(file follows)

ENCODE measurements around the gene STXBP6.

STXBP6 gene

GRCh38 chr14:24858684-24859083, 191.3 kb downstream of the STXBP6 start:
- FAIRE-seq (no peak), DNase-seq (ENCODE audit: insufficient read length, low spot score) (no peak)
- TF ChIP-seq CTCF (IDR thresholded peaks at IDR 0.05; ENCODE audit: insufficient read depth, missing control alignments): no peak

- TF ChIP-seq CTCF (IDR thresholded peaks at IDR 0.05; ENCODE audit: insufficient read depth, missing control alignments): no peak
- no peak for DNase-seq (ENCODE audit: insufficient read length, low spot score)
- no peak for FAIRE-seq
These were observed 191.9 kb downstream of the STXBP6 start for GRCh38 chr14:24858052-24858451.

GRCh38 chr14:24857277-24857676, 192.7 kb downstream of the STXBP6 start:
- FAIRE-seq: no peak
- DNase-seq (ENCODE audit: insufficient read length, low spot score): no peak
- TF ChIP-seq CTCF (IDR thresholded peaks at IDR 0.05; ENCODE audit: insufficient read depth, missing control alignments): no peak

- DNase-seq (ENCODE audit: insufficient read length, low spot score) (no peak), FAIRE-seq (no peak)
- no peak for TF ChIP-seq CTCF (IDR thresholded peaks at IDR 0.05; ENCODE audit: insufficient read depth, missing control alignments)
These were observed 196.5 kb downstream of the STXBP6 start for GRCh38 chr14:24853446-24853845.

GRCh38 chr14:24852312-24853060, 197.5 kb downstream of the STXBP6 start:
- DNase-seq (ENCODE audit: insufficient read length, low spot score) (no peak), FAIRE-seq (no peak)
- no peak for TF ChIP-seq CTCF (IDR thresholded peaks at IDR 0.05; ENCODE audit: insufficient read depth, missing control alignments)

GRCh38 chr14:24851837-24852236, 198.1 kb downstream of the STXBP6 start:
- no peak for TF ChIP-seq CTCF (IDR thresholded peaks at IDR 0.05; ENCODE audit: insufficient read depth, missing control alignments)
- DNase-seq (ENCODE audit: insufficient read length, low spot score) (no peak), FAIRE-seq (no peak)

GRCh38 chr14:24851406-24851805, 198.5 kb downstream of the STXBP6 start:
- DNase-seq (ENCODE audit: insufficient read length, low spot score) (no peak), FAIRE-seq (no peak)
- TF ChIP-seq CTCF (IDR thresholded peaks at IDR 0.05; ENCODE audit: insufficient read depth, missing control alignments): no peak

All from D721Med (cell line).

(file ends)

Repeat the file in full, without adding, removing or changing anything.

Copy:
ENCODE measurements around the gene STXBP6.

STXBP6 gene

GRCh38 chr14:24858684-24859083, 191.3 kb downstream of the STXBP6 start:
- FAIRE-seq (no peak), DNase-seq (ENCODE audit: insufficient read length, low spot score) (no peak)
- TF ChIP-seq CTCF (IDR thresholded peaks at IDR 0.05; ENCODE audit: insufficient read depth, missing control alignments): no peak

- TF ChIP-seq CTCF (IDR thresholded peaks at IDR 0.05; ENCODE audit: insufficient read depth, missing control alignments): no peak
- no peak for DNase-seq (ENCODE audit: insufficient read length, low spot score)
- no peak for FAIRE-seq
These were observed 191.9 kb downstream of the STXBP6 start for GRCh38 chr14:24858052-24858451.

GRCh38 chr14:24857277-24857676, 192.7 kb downstream of the STXBP6 start:
- FAIRE-seq: no peak
- DNase-seq (ENCODE audit: insufficient read length, low spot score): no peak
- TF ChIP-seq CTCF (IDR thresholded peaks at IDR 0.05; ENCODE audit: insufficient read depth, missing control alignments): no peak

- DNase-seq (ENCODE audit: insufficient read length, low spot score) (no peak), FAIRE-seq (no peak)
- no peak for TF ChIP-seq CTCF (IDR thresholded peaks at IDR 0.05; ENCODE audit: insufficient read depth, missing control alignments)
These were observed 196.5 kb downstream of the STXBP6 start for GRCh38 chr14:24853446-24853845.

GRCh38 chr14:24852312-24853060, 197.5 kb downstream of the STXBP6 start:
- DNase-seq (ENCODE audit: insufficient read length, low spot score) (no peak), FAIRE-seq (no peak)
- no peak for TF ChIP-seq CTCF (IDR thresholded peaks at IDR 0.05; ENCODE audit: insufficient read depth, missing control alignments)

GRCh38 chr14:24851837-24852236, 198.1 kb downstream of the STXBP6 start:
- no peak for TF ChIP-seq CTCF (IDR thresholded peaks at IDR 0.05; ENCODE audit: insufficient read depth, missing control alignments)
- DNase-seq (ENCODE audit: insufficient read length, low spot score) (no peak), FAIRE-seq (no peak)

GRCh38 chr14:24851406-24851805, 198.5 kb downstream of the STXBP6 start:
- DNase-seq (ENCODE audit: insufficient read length, low spot score) (no peak), FAIRE-seq (no peak)
- TF ChIP-seq CTCF (IDR thresholded peaks at IDR 0.05; ENCODE audit: insufficient read depth, missing control alignments): no peak

All from D721Med (cell line).